I didn't acutally /quite/ say that "but" == "and" in English. I said that they have the same "denotations", but different "connotations". A word's denotation is it's plain meaning -- what it says on it's face. Quite literaly, what it denotes. That's the meaning that programming languages can hope to capture. That's the meaning of words that scientific discourse and legalisims should revolve about. It's simple, clear, and to the point. "connotations" are the more elusive meanings of worlds. They're what makes poetry and prose interesting. They're shades of meaning, hints at something beyond the mear denotations. They're why two words that are synonyms can give much different effects when said. They're what makes translation really difficult.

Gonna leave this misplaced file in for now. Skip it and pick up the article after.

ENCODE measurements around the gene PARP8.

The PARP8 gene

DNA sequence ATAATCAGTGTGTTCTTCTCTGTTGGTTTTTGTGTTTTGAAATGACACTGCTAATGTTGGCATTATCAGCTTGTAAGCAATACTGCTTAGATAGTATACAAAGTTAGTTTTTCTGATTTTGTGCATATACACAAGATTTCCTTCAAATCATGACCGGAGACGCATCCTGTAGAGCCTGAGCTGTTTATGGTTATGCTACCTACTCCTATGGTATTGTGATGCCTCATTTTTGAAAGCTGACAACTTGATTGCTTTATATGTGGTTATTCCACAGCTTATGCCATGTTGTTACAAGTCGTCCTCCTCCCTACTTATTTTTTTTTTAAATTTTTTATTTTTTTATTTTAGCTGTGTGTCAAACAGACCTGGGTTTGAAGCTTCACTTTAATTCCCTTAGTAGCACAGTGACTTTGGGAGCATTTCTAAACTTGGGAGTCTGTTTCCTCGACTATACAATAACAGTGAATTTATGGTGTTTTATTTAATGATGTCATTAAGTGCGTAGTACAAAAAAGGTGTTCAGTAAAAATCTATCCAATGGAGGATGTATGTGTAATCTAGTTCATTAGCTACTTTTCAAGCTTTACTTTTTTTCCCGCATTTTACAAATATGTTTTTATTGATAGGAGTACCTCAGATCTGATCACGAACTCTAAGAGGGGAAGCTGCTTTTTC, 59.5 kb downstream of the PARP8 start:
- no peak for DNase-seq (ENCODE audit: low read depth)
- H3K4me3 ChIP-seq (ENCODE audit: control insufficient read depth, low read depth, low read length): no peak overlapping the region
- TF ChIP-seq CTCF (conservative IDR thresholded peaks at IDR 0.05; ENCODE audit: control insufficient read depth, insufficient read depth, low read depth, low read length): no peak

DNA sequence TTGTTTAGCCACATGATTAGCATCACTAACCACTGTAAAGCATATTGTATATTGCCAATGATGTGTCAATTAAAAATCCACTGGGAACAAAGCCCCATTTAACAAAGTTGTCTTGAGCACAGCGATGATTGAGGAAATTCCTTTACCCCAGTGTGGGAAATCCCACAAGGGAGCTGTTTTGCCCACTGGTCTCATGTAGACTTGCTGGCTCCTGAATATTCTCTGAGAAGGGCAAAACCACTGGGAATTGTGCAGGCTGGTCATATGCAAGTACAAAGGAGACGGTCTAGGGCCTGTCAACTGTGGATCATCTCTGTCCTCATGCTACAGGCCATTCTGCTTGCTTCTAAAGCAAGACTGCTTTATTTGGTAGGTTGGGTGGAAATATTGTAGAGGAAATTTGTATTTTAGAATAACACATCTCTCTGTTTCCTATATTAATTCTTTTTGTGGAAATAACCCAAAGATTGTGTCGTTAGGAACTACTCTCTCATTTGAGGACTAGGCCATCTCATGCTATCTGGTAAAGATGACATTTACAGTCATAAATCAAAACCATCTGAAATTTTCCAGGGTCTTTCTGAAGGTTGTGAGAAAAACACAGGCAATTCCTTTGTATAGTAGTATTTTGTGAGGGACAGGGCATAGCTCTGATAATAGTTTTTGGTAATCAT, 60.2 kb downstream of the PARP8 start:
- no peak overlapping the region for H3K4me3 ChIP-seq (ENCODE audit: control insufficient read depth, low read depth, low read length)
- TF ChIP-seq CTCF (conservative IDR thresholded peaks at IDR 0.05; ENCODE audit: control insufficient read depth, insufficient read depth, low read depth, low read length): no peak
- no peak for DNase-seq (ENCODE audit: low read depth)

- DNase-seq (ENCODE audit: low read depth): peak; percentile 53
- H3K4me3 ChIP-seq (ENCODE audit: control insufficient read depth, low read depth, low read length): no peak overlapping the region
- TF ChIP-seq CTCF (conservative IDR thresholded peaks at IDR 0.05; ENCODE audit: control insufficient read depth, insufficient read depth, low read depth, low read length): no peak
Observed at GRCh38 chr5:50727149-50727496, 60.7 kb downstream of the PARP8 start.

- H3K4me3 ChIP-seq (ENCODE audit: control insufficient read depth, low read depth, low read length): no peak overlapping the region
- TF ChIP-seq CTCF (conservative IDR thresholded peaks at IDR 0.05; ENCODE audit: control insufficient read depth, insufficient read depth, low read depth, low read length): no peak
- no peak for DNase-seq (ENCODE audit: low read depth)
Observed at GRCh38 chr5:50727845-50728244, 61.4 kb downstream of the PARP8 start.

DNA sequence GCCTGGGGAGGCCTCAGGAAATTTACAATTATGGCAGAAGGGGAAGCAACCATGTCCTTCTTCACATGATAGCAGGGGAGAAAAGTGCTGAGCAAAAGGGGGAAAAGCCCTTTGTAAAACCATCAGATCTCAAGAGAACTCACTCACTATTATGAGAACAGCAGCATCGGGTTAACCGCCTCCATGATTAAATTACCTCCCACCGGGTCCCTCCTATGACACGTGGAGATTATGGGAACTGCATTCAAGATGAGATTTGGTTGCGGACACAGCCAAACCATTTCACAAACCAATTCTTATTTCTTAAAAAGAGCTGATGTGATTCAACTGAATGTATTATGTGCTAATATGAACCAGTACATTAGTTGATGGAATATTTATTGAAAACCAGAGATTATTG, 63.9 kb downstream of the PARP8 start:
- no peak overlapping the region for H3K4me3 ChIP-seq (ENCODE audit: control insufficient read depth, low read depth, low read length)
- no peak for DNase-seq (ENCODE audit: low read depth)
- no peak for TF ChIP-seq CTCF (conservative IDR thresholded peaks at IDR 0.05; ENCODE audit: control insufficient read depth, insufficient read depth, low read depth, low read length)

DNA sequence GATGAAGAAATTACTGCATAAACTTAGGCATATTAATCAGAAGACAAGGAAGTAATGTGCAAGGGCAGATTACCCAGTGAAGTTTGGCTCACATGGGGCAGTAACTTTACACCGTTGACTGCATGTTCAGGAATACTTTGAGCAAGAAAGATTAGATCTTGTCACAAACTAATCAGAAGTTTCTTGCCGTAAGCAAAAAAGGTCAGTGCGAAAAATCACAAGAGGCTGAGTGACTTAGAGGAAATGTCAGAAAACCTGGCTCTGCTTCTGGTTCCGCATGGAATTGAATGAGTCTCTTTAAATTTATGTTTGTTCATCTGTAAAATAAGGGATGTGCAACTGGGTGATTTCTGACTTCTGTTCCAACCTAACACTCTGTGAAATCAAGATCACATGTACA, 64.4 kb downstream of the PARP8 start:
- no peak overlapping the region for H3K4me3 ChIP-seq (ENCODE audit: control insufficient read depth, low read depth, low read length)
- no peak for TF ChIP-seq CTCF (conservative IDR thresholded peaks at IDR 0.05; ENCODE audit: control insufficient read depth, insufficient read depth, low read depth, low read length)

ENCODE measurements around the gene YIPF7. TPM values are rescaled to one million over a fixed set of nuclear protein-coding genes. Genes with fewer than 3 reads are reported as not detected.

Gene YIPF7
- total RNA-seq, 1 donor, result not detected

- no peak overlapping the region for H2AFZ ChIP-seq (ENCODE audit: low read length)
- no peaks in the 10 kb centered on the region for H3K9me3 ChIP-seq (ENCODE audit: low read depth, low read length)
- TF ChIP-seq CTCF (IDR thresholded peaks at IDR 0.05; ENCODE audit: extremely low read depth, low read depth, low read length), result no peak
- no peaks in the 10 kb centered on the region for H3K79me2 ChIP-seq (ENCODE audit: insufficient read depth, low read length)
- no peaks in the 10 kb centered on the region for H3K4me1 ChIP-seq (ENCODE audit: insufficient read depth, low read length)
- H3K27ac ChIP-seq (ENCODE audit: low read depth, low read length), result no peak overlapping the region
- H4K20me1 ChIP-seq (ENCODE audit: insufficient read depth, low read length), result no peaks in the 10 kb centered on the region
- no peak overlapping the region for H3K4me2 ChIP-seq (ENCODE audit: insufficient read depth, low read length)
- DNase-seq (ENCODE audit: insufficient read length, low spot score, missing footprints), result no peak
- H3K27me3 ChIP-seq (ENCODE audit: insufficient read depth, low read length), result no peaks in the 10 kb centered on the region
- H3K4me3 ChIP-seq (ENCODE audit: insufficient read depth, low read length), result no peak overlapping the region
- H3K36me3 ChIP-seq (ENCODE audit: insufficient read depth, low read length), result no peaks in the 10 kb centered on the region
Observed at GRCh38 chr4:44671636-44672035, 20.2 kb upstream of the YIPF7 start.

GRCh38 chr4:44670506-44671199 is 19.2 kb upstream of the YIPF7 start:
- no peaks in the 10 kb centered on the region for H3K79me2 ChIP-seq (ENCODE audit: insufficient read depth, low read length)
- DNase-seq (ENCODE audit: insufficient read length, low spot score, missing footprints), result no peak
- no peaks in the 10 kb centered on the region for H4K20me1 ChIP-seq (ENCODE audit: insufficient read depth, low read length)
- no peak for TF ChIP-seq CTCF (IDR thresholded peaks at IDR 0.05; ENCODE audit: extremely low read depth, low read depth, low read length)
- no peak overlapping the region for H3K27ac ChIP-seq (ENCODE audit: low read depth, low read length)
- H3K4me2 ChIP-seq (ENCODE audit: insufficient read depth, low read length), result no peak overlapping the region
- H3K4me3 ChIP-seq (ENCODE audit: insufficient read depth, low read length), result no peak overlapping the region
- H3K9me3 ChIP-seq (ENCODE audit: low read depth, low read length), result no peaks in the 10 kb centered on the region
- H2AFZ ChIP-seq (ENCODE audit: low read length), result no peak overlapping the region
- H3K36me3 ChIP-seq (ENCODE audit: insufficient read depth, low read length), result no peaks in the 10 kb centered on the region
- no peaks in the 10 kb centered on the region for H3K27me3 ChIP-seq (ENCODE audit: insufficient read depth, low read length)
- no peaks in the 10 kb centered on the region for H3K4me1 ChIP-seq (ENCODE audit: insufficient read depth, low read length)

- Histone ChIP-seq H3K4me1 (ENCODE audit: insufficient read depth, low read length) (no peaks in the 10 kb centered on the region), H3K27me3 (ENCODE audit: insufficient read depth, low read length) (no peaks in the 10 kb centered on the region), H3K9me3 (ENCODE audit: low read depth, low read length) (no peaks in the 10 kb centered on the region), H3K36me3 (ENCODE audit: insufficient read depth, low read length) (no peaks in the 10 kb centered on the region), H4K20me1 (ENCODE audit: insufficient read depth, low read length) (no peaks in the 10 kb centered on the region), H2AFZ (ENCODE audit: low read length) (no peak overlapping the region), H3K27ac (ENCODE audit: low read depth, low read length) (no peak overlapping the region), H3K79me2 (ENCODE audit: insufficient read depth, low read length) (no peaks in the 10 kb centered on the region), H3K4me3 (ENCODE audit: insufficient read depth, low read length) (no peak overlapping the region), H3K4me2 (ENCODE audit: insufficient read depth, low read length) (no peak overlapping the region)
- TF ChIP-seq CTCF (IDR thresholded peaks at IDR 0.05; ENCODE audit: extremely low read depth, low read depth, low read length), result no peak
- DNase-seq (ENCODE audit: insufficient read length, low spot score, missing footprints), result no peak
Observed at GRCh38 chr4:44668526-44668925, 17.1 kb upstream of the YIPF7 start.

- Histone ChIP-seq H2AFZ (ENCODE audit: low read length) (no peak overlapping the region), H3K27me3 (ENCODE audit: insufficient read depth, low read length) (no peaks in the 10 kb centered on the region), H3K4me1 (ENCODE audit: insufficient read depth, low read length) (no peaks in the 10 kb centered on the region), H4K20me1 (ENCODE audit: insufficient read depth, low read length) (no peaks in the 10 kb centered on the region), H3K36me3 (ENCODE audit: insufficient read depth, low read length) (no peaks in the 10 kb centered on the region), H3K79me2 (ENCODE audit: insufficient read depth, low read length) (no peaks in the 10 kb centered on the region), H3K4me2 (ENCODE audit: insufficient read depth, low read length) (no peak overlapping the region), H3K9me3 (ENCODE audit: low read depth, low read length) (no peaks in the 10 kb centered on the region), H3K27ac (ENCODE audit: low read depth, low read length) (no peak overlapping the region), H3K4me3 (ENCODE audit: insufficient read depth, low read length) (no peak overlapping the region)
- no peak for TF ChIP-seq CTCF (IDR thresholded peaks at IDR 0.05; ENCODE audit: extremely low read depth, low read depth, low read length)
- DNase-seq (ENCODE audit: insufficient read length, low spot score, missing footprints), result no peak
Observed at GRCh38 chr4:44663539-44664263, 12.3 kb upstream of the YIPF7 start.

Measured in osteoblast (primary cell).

Another concrete example... saying to a woman that "danm, your tits are hot" fits in a different conversation then saying to her "I find your breasts highly attractive". (I say, not being a woman, and being the sort to use the first phrase.) The words have the same denotations. They have very different connotations.
If you interchange "but" and "and" in a sentance, the sentance still has the same meaning, but different implies something different.
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